When I think about the “white cube,” I don’t think about its history. My mind does not automatically cast itself back to the newly introduced curatorial strategies of MoMA and Alfred H. Barr Jr. in the 1930s. Nor, if I’m being honest, do my thoughts dwell on Irish art critic Brian O’Doherty’s seminal essays from the 1970s, in which he first coined the term white cube to describe the minimalistic, colourless, space that has come to dominate our galleries and museums. Even today, it is hard to think about these white walls, which feel slippery and elusive despite their ubiquity. These walls are at once commonplace and yet invisible. The pervasiveness of the white cube means that its aesthetic often seems like something of a foregone conclusion, rather than a conscious choice. But, of course, these blank walls do have a history, and are a choice.
In 1976, in a series of critical essays published in Artforum, O’Doherty donated a name to the phenomenon of stark walls and sparse curation: the white cube. For O’Doherty, this space was hermetically sealed. It was something akin to a religious sanctuary that remained insulated from the concerns of the secular world. Moreover, it was a kind of eternal space that existed almost beyond the physical realm. “The outside world must not come in, so windows are usually sealed off. Walls are painted white,” O’Doherty wrote. “Their ungrubby surfaces are untouched by time and its vicissitudes.”
Yet, if the secular world did migrate into the space, it was transformed. In O’Doherty’s white cube, the standing ashtray suddenly became a sacred object, while the fire extinguisher on the wall mutated into a sculpture.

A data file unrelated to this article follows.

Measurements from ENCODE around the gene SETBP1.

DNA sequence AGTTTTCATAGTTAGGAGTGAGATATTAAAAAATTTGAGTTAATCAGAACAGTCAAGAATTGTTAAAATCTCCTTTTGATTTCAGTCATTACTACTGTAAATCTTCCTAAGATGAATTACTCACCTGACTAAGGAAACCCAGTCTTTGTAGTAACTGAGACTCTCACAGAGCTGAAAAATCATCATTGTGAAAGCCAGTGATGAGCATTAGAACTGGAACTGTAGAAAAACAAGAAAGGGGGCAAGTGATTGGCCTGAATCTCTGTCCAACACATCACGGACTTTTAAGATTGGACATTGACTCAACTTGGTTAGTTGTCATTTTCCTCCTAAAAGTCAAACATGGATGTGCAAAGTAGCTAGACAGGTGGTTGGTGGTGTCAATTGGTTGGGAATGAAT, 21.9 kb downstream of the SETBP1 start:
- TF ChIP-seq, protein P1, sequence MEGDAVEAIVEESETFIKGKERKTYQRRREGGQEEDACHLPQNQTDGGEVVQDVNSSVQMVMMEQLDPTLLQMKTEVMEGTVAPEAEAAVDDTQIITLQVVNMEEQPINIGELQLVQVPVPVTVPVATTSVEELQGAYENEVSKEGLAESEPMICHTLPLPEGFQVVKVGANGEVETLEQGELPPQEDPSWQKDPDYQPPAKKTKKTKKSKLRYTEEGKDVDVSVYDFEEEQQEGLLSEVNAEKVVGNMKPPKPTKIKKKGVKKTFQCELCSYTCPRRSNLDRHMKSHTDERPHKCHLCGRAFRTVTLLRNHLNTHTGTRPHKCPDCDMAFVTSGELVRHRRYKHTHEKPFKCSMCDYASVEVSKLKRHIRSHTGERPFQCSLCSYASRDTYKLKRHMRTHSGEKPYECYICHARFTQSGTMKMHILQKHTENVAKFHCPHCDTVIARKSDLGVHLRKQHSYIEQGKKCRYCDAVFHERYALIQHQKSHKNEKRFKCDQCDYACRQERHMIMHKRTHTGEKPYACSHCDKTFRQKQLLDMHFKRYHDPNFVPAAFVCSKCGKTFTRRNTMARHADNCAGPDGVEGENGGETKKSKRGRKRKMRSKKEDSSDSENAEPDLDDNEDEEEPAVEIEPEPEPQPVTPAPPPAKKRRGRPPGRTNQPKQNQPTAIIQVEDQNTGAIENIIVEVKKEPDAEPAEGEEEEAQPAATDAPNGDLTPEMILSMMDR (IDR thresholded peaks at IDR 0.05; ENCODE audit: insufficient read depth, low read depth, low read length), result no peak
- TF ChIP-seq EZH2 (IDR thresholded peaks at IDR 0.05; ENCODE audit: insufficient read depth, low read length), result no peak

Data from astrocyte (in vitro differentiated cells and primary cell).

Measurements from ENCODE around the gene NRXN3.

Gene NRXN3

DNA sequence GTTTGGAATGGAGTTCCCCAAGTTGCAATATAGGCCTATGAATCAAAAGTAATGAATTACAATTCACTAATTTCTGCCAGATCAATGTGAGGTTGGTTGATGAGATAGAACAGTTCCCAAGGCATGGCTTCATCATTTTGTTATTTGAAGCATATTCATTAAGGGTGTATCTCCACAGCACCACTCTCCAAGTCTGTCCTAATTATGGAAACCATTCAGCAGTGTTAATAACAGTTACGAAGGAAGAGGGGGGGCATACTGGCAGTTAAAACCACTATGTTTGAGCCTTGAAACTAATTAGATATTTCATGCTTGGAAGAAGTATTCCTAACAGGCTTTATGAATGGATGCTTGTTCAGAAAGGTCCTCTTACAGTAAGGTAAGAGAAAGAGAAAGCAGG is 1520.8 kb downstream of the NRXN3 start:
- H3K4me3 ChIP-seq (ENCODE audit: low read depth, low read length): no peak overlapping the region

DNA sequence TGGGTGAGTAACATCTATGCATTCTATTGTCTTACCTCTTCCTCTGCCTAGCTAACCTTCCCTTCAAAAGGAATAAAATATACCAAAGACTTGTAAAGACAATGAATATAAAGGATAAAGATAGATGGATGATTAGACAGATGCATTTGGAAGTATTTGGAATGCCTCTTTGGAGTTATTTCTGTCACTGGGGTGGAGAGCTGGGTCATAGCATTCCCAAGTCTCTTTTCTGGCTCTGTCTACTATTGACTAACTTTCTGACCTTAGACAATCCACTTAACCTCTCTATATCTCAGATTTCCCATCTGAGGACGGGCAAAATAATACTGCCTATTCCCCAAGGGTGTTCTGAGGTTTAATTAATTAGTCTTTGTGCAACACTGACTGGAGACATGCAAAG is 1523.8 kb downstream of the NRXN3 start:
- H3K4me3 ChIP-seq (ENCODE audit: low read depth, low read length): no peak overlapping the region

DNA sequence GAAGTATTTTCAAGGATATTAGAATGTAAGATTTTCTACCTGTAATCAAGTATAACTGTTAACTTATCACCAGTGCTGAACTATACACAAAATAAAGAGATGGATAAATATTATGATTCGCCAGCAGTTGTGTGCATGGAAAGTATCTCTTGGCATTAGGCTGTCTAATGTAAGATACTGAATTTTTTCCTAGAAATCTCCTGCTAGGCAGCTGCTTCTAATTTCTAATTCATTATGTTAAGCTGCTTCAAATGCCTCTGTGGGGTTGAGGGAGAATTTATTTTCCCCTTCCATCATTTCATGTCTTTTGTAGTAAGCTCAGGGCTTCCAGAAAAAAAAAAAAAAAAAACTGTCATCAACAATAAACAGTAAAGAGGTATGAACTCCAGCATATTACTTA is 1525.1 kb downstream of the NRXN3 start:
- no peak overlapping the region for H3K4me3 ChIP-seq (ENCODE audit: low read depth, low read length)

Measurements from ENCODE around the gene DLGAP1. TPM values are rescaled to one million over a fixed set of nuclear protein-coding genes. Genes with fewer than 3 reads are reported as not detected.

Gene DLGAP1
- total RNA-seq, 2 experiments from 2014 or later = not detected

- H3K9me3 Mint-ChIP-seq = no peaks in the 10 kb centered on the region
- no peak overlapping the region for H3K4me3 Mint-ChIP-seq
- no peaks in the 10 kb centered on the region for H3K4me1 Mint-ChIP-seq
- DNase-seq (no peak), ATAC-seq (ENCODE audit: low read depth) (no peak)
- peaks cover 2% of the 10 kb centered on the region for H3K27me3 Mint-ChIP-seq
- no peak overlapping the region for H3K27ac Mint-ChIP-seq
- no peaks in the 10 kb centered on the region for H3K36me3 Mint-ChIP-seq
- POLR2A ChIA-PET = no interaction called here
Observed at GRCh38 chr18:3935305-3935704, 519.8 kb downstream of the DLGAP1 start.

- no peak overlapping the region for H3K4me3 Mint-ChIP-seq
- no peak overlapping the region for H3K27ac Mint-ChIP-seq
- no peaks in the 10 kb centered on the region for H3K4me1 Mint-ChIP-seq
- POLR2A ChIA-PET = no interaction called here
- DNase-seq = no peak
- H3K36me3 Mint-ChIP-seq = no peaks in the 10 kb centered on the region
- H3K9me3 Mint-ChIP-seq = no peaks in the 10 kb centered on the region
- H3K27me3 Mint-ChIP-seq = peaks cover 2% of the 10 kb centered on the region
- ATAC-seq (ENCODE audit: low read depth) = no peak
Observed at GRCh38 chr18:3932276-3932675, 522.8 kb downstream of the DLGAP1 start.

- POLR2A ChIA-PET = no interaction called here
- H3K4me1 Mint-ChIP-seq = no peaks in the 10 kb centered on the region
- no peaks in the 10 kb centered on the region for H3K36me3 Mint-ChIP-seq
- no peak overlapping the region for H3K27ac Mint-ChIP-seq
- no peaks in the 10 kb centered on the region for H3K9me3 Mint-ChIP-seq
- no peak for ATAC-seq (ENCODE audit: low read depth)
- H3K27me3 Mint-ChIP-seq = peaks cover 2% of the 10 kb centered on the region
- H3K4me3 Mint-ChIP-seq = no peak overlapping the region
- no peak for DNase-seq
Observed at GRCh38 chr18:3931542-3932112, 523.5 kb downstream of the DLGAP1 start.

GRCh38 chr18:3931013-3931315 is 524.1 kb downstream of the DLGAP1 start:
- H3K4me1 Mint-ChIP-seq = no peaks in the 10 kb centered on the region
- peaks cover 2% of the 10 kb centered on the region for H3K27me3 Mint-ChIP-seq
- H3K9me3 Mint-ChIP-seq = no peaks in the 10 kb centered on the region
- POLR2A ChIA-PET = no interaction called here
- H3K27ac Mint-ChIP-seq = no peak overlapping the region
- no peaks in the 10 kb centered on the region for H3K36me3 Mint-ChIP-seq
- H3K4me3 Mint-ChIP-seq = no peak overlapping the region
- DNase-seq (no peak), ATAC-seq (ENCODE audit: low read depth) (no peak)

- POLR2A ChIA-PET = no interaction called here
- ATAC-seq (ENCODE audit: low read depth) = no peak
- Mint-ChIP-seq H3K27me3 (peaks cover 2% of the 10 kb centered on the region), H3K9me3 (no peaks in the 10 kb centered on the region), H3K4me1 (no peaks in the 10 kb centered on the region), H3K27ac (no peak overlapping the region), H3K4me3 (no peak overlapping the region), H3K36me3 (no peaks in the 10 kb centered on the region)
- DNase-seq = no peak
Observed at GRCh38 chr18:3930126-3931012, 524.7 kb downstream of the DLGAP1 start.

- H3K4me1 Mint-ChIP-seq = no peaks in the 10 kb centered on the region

Put simply, the everyday became art-ified. But of course, you know what he’s talking about! Everyone has experienced that moment when you go to sit on a bench in a museum, and just as you are lowering yourself down, you wonder whether the seat is a convenient resting place, or priceless artefact from the Bauhaus. The agitation of the security guard usually indicates which conclusion is correct.
Despite the passing of decades and changing of the institutional guard, the transformative power of the white cube has endured. Indeed, O’Doherty’s old sentiments were perfectly captured in two scenes from the 2017 film The Square, which presented a brilliant satire of the art world in all of its glory and perversity. In the first scene, a cleaner carefully manoeuvred an industrial sweeper around piles of gravel that sat at equidistant intervals in the white cube. For the dramatists, this was Chekhov’s Gun on the wall – the thing that hung innocuously in plain sight in act I, only to be inevitably fired in act II. By the time we reached the second scene, the proverbial pistol had gone off: two anxious curators talked in hushed yet furious tones about the artwork, which had been vacuumed away. Here, the strangeness of the white cube was on full display, as dirt and detritus could no longer be cleaned.
Looking at the white cube today, my concerns are not so theoretical. They arise out of the experience of visiting different cities yet walking through the same gallery. Indeed, I somewhat unexpectedly find myself in the same camp as uber-collector Charles Saatchi, who in 2003 declared that “after years of showing art floating in pristine arctic isolation, it’s a revelation to break out of the white cube time warp. If art can’t look good outside the antiseptic gallery spaces dictated by museum fashion of the last 25 years, then it condemns itself to a worryingly limited lifespan.” Galleries should not feel like operating rooms – sterilised and sealed off from the contaminants of the world outside – yet, so often, they do.
It is not that the white cube is so terrible. Rather, it is that when you step into an exhibition that disrupts this white uniformity – recall Tom Polo’s impactful I still thought you were looking (2019) at Sydney’s Roslyn Oxley9 Gallery – that you suddenly realise what you’ve been missing; what you’ve unconsciously been yearning for. Colour. Life. Mess. Some trace of the fumbling human hand, rather than the precision of the surgeon’s scalpel. Anything but the tired perfection of the white cube.